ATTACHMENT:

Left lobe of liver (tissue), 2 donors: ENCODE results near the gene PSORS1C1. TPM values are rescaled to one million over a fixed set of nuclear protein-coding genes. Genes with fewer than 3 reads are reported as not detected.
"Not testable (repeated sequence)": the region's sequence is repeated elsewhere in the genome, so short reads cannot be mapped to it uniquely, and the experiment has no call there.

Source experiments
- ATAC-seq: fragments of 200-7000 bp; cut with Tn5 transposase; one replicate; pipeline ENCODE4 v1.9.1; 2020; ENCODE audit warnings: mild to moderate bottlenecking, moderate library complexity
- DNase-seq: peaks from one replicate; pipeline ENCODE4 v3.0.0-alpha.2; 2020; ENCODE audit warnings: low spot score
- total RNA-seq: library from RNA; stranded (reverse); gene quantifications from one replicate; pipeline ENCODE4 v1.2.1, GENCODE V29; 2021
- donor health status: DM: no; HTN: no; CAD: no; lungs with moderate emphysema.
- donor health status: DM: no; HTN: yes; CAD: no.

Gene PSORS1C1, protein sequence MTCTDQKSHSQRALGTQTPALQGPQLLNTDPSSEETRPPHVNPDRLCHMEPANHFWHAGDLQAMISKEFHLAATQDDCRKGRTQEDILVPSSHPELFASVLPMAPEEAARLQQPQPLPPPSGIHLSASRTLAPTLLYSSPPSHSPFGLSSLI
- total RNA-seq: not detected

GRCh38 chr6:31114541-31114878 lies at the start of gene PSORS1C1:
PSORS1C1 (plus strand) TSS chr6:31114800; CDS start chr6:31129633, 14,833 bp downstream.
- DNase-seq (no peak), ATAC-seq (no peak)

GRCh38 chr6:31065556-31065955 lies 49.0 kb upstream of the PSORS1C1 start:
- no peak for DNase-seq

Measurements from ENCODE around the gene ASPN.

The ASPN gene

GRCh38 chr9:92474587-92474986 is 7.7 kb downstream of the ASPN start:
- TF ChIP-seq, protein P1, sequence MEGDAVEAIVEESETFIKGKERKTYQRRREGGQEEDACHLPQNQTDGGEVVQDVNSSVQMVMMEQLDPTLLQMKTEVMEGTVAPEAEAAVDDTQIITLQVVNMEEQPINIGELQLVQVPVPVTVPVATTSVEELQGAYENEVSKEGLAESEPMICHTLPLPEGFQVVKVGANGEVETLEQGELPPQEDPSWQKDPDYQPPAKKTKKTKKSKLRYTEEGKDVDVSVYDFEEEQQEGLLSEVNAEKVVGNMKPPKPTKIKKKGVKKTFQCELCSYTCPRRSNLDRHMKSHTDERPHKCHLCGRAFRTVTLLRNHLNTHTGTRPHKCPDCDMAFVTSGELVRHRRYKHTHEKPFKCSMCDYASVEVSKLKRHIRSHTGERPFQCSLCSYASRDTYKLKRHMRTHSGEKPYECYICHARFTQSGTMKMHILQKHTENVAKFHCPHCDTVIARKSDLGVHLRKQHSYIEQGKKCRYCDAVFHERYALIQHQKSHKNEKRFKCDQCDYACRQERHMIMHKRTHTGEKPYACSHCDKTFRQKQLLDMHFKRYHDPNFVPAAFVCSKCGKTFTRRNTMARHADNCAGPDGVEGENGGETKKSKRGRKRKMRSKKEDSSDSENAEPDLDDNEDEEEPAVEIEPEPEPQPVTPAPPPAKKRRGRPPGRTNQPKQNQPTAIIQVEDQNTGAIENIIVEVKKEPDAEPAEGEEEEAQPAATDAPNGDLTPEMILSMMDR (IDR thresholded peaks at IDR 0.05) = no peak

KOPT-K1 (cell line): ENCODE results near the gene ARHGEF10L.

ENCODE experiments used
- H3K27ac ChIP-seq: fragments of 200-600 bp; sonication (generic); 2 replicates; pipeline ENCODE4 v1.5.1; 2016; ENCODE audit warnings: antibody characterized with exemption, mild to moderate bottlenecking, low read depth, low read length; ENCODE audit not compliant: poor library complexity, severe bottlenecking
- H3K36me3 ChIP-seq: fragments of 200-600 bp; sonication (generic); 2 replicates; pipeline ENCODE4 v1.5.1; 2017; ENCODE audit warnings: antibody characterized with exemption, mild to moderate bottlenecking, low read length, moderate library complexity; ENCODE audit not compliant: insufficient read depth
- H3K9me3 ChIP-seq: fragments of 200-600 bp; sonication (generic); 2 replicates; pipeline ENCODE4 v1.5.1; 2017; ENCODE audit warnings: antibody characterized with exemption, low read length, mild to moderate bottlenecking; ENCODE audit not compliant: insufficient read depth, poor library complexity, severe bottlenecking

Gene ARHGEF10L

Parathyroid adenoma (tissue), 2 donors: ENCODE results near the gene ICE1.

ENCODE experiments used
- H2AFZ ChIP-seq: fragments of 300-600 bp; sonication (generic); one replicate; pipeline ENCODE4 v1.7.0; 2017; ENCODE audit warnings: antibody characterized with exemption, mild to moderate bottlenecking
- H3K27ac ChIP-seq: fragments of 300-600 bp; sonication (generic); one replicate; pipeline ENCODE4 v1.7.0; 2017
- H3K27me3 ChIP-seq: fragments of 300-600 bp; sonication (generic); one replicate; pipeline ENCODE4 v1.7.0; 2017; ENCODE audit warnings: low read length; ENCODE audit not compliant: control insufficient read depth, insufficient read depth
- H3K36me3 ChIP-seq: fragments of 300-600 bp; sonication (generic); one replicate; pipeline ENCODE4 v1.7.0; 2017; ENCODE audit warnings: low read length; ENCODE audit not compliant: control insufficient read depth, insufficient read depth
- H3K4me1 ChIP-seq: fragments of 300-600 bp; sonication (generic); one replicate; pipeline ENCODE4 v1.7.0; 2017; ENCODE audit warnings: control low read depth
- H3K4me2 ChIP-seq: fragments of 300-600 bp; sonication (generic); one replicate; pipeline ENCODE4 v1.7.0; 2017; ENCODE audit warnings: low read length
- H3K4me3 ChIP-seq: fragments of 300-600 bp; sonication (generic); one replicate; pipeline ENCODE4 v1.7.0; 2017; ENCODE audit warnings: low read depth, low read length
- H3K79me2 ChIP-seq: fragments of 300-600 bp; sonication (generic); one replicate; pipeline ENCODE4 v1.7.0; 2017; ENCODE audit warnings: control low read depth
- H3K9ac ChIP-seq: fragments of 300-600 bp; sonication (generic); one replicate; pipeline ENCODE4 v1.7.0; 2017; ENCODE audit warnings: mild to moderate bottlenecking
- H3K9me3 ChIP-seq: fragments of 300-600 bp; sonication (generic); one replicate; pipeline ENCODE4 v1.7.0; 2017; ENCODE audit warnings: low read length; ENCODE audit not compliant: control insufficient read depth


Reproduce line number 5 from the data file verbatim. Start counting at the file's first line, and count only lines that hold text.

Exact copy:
- DNase-seq: peaks from one replicate; pipeline ENCODE4 v3.0.0-alpha.2; 2020; ENCODE audit warnings: low spot score